Tetsu-e teapot by Hamada Shōji



Tetsu-e teapot

Pottery with iron glaze
Hamada Shōji (1894-1978)

Hamada Shōji was a well-known Mingei ceramic artist. He first studied ceramics under Itaya Hazan at Tokyo institute of technology, though he intended to be a ceramist but a mere potter. After the graduation in 1916, he studied glaze with Kawai Kanjirō, another well-known Mingei artist. Around the time, he met Yanagi Muneyoshi (Sōetsu) who was the pioneer Mingei movement, Tomimoto Kenkichi who was a ceramist, and Bernard Leach; the pioneer of studio ceramic in Britain.
In 1920 he accompanied with Leach and they built a kiln in St Ives, and held Hamada held the solo-exhibition in London in 1923. He returned to Japan the following year. He first stayed in Okinawa studying local pottery and eventually settled down in Mashiko, Tochigi prefecture. He became a Living National Treasure in 1955.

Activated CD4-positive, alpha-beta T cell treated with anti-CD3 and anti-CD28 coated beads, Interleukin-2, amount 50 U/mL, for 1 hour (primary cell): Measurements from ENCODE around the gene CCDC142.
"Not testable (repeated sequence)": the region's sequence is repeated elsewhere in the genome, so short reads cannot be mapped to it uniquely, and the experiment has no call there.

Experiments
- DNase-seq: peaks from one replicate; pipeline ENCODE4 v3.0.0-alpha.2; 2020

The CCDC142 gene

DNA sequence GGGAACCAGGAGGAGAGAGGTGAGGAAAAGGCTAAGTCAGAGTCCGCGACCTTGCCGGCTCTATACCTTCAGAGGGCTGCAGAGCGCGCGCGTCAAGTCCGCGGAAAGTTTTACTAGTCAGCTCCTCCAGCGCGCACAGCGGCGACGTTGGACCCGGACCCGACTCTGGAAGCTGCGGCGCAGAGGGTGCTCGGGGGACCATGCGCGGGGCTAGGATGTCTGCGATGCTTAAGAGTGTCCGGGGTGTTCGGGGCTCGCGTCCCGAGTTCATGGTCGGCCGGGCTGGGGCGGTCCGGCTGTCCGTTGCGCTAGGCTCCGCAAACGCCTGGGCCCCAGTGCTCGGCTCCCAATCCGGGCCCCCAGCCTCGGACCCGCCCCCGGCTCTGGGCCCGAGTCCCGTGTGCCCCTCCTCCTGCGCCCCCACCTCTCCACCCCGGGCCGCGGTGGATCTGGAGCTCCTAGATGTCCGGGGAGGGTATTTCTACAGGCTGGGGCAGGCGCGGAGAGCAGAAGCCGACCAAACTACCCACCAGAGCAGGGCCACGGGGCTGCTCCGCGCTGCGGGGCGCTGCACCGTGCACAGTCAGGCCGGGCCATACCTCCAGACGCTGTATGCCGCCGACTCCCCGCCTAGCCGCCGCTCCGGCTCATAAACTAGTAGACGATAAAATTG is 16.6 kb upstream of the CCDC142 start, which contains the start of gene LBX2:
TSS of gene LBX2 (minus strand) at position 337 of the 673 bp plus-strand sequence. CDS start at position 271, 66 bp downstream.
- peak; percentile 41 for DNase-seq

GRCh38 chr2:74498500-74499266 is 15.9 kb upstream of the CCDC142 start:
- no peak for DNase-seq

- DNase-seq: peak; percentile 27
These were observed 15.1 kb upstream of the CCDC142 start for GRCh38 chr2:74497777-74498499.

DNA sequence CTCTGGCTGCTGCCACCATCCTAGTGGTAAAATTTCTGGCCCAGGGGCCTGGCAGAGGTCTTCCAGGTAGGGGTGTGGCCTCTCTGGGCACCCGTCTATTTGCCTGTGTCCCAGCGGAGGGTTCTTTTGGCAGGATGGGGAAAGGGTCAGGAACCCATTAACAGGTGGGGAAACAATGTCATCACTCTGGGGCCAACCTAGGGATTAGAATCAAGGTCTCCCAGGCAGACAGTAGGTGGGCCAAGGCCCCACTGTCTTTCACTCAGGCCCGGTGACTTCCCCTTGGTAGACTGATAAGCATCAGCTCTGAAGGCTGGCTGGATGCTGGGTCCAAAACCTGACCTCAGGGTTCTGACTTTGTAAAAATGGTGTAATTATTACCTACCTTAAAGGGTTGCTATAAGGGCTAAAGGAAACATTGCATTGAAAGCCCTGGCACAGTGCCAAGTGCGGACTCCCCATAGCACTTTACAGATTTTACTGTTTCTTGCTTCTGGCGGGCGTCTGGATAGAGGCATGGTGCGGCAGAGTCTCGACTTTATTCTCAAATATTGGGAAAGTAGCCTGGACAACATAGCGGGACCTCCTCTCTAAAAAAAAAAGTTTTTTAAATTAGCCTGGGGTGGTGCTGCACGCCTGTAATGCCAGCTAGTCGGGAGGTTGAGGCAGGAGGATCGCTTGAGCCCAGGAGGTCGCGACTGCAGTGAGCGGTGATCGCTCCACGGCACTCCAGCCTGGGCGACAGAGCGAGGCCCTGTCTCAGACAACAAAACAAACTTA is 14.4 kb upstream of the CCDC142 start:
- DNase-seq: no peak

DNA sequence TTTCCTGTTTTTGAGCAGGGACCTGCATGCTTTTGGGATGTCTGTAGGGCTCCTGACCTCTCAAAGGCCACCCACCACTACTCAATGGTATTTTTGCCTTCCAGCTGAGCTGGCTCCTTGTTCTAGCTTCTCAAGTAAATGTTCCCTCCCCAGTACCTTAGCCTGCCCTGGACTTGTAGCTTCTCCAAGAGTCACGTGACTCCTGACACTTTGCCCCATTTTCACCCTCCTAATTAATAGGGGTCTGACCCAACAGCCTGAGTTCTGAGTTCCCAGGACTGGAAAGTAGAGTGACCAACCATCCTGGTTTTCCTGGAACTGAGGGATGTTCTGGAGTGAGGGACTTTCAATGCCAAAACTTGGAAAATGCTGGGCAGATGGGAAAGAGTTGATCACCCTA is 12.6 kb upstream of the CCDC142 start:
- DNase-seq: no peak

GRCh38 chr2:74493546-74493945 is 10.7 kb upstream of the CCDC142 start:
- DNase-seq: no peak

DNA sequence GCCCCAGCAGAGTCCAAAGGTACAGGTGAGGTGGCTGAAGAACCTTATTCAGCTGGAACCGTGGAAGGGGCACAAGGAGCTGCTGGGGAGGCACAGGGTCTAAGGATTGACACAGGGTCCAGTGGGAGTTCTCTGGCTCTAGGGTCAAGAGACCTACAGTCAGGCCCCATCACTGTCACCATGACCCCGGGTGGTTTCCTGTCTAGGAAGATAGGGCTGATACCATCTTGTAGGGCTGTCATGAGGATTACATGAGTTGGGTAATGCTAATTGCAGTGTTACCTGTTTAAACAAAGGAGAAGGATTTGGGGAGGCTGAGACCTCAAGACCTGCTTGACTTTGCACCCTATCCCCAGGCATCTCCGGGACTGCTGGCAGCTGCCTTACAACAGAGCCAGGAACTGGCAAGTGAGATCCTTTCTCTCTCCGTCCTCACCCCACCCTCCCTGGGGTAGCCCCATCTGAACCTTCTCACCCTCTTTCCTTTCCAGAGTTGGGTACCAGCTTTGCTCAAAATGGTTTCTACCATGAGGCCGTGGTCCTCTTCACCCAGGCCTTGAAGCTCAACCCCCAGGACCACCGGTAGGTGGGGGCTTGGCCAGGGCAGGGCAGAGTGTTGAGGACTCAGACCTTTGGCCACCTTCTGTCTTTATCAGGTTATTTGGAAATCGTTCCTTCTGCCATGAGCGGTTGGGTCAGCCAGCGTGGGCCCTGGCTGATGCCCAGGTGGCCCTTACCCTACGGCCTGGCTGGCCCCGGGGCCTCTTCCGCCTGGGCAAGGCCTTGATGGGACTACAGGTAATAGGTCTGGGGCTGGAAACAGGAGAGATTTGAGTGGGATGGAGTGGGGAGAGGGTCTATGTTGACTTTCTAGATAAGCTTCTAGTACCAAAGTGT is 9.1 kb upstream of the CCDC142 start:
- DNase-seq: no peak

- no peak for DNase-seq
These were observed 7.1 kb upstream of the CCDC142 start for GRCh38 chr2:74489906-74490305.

He was an enthusiastic supporter of Mingei movement, then he took over the director of Mingei-kan in 1961 after Yanagi Muneyoshi. He also established another Mingei museum Sankō-kan in Mashiko in 1977.
This piece shows his features very well: hand wheeled simple shape and dynamic drawing with iron glaze. As he intended, we can find the beauty in the daily life pottery.